Ways to break this habit is by planning ahead and pre-portioning your meals to be full of fresh vegetables, lean protein, and healthy fats to decrease the likelihood of overeating and gaining weight. It is also important to stay consistent with an exercise regimen, such as exercising in the morning to prevent higher levels of adrenaline in the evening which can impact one’s sleep. Along with a healthy diet and exercise routine, make sure you check out the tips below to help promote good sleep.
Lack of sleep can decrease the body’s ability to lose body fat as a result of having an increase of cortisol levels in the body (stress hormone). Having an increase in cortisol levels can make it harder to lose weight, as it lessens the body’s ability to burn calories, or slows down one’s metabolism. This then affects the body’s ability to respond to insulin and increases fat storage. If you have Type II Diabetes, or are at risk of having TIID, getting enough rest can decrease cortisol levels and allow the body to function as it should!
Cortisol levels also increase if there are high stress levels, making stress reduction an important part of a sleep routine. You can read more about how to decrease stress levels by reading our Stress Blog here!
*Getting proper sleep does not imply that your metabolism will increase or that you will lose weight, but it can help prevent weight gain when done so with other healthy habits.
Increased Risk of Chronic Diseases
Sleep deprivation (sometimes referred to as insomnia), or hypersomnia (inability to stay awake), can result in increased stress levels, increased blood pressure, decreased control of blood glucose levels, and increased inflammation in the body (3). Sleep apnea, in relation to being overweight or obese as stated above, has an effect on elevated blood glucose levels and blood pressure, but it also can impact the overall quality of sleep depending on the severity.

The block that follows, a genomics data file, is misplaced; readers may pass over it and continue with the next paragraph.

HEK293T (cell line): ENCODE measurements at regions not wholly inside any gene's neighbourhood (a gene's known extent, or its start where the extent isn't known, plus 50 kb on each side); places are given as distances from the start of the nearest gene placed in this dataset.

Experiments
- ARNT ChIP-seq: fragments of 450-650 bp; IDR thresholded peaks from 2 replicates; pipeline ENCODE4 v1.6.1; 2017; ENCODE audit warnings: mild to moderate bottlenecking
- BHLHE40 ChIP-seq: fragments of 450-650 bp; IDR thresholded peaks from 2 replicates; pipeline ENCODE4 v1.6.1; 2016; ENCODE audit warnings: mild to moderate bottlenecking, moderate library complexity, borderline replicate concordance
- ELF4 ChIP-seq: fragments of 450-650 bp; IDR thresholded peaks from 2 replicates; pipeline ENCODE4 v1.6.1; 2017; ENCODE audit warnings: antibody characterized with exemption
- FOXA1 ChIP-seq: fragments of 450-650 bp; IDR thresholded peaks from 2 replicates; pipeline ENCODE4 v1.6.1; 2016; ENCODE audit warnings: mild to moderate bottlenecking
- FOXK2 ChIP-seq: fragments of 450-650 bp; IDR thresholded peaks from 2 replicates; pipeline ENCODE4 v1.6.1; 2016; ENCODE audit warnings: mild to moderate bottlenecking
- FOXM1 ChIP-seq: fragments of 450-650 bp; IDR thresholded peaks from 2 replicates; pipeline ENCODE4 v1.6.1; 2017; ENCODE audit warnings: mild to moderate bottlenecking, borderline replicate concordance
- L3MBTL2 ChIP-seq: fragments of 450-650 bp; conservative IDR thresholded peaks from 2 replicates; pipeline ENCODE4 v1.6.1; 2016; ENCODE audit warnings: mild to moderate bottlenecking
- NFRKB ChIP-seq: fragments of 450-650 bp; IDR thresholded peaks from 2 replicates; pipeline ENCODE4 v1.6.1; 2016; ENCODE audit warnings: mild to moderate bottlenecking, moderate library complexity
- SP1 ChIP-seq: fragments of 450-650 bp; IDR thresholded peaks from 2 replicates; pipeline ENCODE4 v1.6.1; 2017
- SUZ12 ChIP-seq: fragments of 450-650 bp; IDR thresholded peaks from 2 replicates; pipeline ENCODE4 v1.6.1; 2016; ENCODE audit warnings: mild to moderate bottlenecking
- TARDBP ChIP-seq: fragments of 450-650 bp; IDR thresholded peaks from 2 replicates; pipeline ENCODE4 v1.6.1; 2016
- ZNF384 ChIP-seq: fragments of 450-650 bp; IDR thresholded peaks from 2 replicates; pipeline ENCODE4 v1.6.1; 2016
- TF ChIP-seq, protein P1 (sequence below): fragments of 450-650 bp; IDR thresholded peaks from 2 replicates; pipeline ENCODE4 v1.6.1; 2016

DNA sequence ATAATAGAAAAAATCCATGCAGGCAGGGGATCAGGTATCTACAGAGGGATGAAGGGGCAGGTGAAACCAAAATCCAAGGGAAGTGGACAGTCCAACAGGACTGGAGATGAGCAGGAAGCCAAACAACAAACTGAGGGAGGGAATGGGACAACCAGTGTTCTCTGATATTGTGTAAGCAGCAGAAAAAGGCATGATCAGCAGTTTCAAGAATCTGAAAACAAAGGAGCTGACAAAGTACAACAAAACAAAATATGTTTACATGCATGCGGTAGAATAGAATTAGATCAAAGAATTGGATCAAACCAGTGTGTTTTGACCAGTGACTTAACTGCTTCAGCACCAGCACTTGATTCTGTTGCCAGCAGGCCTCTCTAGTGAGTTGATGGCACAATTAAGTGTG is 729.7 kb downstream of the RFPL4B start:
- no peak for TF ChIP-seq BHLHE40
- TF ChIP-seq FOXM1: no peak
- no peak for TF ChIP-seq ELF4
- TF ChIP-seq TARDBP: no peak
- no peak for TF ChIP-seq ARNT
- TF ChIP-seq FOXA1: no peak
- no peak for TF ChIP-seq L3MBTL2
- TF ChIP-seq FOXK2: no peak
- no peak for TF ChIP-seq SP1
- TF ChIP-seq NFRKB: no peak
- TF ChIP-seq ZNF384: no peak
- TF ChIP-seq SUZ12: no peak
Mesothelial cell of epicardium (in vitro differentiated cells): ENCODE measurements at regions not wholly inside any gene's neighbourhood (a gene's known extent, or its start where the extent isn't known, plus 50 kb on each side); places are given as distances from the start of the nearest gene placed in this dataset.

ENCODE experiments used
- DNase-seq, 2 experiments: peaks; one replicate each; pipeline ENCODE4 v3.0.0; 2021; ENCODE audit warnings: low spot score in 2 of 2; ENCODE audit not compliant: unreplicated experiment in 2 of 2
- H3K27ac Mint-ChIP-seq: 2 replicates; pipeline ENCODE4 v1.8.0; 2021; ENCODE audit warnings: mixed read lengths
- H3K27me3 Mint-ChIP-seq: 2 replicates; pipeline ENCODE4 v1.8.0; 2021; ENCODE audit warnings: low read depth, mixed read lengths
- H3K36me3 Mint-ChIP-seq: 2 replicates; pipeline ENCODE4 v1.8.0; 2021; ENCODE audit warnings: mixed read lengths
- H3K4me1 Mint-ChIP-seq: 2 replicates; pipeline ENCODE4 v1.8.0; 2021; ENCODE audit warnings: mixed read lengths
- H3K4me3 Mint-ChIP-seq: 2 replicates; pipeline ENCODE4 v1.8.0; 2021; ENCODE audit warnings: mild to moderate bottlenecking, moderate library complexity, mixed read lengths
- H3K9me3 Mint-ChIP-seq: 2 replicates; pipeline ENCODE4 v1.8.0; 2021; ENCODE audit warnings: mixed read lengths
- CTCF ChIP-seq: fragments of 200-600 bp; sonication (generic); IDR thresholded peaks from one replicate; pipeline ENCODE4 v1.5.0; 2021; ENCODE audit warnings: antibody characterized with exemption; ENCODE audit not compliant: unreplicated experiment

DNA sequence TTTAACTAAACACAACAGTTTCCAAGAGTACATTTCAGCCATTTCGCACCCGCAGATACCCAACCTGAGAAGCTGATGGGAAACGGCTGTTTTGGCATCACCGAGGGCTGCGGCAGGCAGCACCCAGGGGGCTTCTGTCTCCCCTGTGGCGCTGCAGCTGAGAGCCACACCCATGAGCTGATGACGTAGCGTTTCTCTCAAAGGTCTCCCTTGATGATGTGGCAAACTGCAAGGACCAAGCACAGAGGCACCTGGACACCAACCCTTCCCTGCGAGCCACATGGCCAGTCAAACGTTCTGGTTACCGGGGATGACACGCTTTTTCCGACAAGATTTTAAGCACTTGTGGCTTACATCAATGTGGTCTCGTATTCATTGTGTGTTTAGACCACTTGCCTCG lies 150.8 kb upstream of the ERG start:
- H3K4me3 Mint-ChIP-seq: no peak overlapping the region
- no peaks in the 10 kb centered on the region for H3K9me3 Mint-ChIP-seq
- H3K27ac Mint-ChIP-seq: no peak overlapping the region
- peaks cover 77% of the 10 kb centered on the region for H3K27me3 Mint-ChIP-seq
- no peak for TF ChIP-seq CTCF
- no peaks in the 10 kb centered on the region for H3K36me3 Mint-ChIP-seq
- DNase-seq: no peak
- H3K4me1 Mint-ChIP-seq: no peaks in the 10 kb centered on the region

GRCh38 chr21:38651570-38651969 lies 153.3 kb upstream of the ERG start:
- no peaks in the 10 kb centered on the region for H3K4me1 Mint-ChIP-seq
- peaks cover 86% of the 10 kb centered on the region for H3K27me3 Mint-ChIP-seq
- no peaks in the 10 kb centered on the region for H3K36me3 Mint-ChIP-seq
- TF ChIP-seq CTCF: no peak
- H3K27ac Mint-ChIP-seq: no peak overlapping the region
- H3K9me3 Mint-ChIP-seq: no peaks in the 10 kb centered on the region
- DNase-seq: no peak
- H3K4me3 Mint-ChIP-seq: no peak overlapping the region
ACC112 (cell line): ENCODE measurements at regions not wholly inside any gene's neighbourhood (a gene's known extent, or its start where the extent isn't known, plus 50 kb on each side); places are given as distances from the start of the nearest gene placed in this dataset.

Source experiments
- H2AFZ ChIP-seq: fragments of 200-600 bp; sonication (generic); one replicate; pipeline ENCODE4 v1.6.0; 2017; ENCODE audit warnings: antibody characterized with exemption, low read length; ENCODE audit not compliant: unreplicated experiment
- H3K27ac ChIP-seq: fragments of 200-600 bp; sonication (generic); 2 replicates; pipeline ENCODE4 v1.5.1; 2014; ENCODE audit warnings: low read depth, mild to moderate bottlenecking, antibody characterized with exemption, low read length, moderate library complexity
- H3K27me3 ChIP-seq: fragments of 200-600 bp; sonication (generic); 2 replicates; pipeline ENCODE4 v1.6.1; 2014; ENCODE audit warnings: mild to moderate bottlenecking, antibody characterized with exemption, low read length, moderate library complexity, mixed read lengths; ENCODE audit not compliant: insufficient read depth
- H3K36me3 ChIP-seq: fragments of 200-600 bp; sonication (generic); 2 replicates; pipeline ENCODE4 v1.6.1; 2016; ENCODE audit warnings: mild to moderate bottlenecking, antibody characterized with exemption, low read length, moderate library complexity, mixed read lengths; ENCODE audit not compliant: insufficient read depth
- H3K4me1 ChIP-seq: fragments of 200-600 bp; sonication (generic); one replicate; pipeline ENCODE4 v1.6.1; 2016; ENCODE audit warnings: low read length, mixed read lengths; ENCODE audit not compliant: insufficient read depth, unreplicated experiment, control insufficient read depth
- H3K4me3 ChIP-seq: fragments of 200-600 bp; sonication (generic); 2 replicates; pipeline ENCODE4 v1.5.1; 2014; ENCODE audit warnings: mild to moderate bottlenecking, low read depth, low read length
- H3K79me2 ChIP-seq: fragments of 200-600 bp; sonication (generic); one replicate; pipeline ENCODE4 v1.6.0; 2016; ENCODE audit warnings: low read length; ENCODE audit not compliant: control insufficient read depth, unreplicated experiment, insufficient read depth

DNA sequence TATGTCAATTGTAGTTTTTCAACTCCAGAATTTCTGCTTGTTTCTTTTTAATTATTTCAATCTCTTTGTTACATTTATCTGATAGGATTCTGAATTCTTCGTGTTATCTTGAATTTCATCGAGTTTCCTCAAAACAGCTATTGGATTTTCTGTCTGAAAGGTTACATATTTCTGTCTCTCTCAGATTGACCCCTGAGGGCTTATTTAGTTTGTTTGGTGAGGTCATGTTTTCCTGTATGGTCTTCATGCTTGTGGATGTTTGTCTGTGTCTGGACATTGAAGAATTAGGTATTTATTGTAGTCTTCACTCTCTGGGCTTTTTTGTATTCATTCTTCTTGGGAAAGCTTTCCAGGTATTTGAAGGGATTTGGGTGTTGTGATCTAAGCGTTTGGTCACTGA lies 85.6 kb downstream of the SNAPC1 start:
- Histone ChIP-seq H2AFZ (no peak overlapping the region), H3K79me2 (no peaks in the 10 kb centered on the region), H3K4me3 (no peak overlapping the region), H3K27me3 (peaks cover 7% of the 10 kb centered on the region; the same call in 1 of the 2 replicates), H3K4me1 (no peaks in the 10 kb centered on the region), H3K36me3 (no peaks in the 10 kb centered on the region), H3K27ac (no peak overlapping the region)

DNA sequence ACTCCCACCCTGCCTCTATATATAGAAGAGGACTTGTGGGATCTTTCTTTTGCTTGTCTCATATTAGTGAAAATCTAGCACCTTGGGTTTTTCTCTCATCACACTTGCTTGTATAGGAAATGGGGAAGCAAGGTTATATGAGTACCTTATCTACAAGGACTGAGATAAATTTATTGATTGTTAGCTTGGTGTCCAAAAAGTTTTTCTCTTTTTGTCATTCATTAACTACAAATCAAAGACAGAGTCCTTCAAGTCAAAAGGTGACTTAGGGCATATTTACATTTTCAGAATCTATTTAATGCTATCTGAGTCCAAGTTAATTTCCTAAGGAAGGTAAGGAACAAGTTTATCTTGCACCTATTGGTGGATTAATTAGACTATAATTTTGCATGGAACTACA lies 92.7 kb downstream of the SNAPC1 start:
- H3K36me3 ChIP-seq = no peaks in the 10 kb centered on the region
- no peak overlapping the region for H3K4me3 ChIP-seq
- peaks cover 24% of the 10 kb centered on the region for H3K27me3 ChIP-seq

“People who have apnea typically experience multiple awakenings each night as a result of the closing of their airway when they fall asleep. In addition to these sleep disturbances, apnea sufferers also experience brief surges in blood pressure each time they wake up. Over time, this can lead to the chronic elevation of blood pressure known as hypertension, which is a major risk factor for cardiovascular disease.” (3)
Other chronic diseases, such as heart disease, stroke, Type II Diabetes, and more can be a result of being overweight or obese and getting poor sleep, but the risk can be reduced if a healthy weight, lifestyle, and sleep routine are maintained.
Now that we know the side effects of poor sleep, here are some tips that can help improve your sleep quality!
- Wake up and go to bed at the same time each day, including weekends. While it is nice to “catch up” on sleep, it is important to get enough sleep each evening versus making up for it over the weekend. The amount of sleep we get acts the same as how many calories our body burns in a day, meaning that doing good one day does not make up for the other days in the week where we did not get enough sleep or ate too much food. Aim for 7-9 hours of sleep each night.
- Make sure that you are comfortable where you sleep. Set your room to a comfortable temperature and have little to no light exposure. Setting the scene for when you sleep will also help your body know that it is time to wind down, making it easier for you to fall asleep each night. If it is difficult to make your bedroom pitch black, try purchasing a sleep mask as it will block out all light!
- Turn off electronics at least one hour before bed. This limits the amount of screen time we are exposed to, and the blue light that is created from screens can negatively impact one’s circadian rhythm (sleep-wake cycle) (4).
- Exercise in the morning or afternoon to allow your body to wind down in the evening. When you exercise, your body will release endorphins (feel-good hormone), which causes the body to want to be awake. Your body also needs time to cool down from exercise, as the body needs to be at a normal temperature in order to fall asleep (5).
- Avoid caffeine, alcohol, and large meals before bed. Eating before bed is putting energy into the body, and going to sleep after a meal will have the body store the energy consumed from that meal as fat. Alcohol has an impact on overall sleep quality, and caffeine consumption prior to bed will confuse the body and disrupt sleep patterns.
Set up your evening for success by reading our Night Routine blog here!